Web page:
Walking the Grade
Matthew Whetung, my uncle, was born in 1923 on the Curve Lake Reserve near Peterborough Ontario. His Blaker grandparents on his mother’s side were from Curve Lake prior to emigrating to the L’Anse Indian Reservation in Michigan during the latter half of the nineteenth century. His mother, Charlotte Blaker, was a U.S. citizen but his father Joseph Whetung was from Canada and had to go back to Curve Lake to receive an annuity payment when Charlotte was pregnant with Matt.
This was always a good story in our family, especially after an eighties visit to Whetung’s Ojibwa Center in Curve Lake where Uncle Matt struck up a conversation with an elder who lived next door. The elder pointed to the back of the property and said “this is where you were born.” Matt grew up in the United States and always considered himself an American citizen. He was on vacation in Canada with the Ojibwa Senior Citizens and American Customs didn’t want to let him enter the U.S because they said he was actually a Canadian citizen! They eventually let him enter but told him he would need more documentation next time.
My uncle, later often called “Uncle Monk” was more present in my life than my own father. Here is a picture of my my birthday party at “Tollies” an apartment building near the waterfront in L’Anse. Guests include cousins Jerry Curtis and Colleen Emery. When I was 13 we moved to Zeba, on the eastern shore of Keweenaw Bay. I learned to hunt and fish with Matt, who had lived all is life in the woods. We hunted the old railroad grade, climbing in elevation through the rugged country of Baraga County. It began at the Silver River Falls and ended near Mt. Arvon, the highest point in Michigan. Often, as we passed a deer trail, swamp, logging road, or rock outcropping, he would point with his lips and tell me where he got this monster buck, ”knocked him down right here”. If it was a big buck, he sometimes would bend his head down and slowly sweep his open hand over each side of his head, representing “big horns.” He liked to talk about other adventures like when he slipped and broke his brand new .22 on some wet, moss covered rocks between the grade and Dakota Farm, an old abandoned apple orchard just off the grade.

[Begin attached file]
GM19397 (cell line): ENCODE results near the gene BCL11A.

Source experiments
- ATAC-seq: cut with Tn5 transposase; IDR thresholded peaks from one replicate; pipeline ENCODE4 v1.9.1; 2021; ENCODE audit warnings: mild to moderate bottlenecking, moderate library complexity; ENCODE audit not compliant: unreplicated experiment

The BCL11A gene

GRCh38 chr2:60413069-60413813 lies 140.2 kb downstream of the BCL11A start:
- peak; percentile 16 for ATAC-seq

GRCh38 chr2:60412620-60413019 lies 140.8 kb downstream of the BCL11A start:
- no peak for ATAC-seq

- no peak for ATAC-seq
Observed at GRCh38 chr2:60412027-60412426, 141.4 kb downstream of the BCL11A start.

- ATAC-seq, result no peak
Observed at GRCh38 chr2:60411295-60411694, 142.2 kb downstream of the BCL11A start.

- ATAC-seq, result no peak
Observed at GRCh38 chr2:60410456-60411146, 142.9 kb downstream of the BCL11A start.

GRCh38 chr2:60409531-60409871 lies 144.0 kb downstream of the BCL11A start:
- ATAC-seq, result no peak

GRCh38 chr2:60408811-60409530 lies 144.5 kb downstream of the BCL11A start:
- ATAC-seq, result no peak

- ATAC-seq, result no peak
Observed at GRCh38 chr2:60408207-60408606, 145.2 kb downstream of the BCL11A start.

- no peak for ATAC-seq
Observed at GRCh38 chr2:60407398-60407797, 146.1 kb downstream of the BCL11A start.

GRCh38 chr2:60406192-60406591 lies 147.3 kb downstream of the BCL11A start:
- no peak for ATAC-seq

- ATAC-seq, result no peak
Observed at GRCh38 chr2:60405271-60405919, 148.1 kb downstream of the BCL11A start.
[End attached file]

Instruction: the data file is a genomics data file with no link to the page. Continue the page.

As Matt got in his seventies, he didn’t walk as much and I thought he no longer hunted the grade. One morning in November during Michigan’s firearm deer season, I made my way up the grade. About a half mile ahead of me I spotted a slow-moving man-his head down and rifle slung on his back. When I got about 300 yards from him, I could detect the right sleeve tucked up under his right upper arm. Due to a birth defect Matt was missing his right forearm. When I walked up beside him he said I should have gotten up earlier so I could have been ahead of him. My Uncle wondered why I was wearing a backpack and fanny pack. When I showed him (first aid kit, extra clothing, emergency blanket, and other survival gear), he teased me in his good-natured way, saying when he was my age all he had in the woods was his hunting knife, a piece of rope, matches, and a sandwich.
Whenever I came back to visit, I always stopped at Matt’s house in Zeba, to help him with a huge puzzle he was always working on, or watching wrestling in his living room. Often we just looked out the window at cars and people going by while sharing gossip. He was always present at the Baraga Pow Wow sitting on the hill, and at family gatherings. He was fun to draw because he didn’t move much!
I treasure the last time I saw Uncle Matt. He was in his eighties and resided in the Winkler Nursing Home in L’Anse. As I was checking in and wondering if he would recognize me, I felt something hit the back of my knees. Startled I turned around and there was Matt in his wheelchair. He motioned with his hand “follow me.” On the way to his room, he introduced me to a staff as his brother Ted. I drew the above sketch during that visit. I couldn’t finish it because he lost interest and he wheeled himself into the long narrow hallway of the nursing home. As we proceeded down the hallway, Matt pointed with his lips and said the hallway was the grade. In a way it made sense; I could see why my uncle’s mind would interpret the hallway as the grade, which was like a corridor in the woods to us. Matt then shared a few of his hunting stories with me, including hunting with his grandfather, which was the last time I would hear him talk about “walking the grade”.
The next time I visited was in 2010 to help him in his journey, and for the traditional ceremonies, including his sacred fire in my mom’s backyard. I stayed that beautifully mild March night tending the fire, listening to the night creatures, and thinking about Uncle Matt’s walking journeys.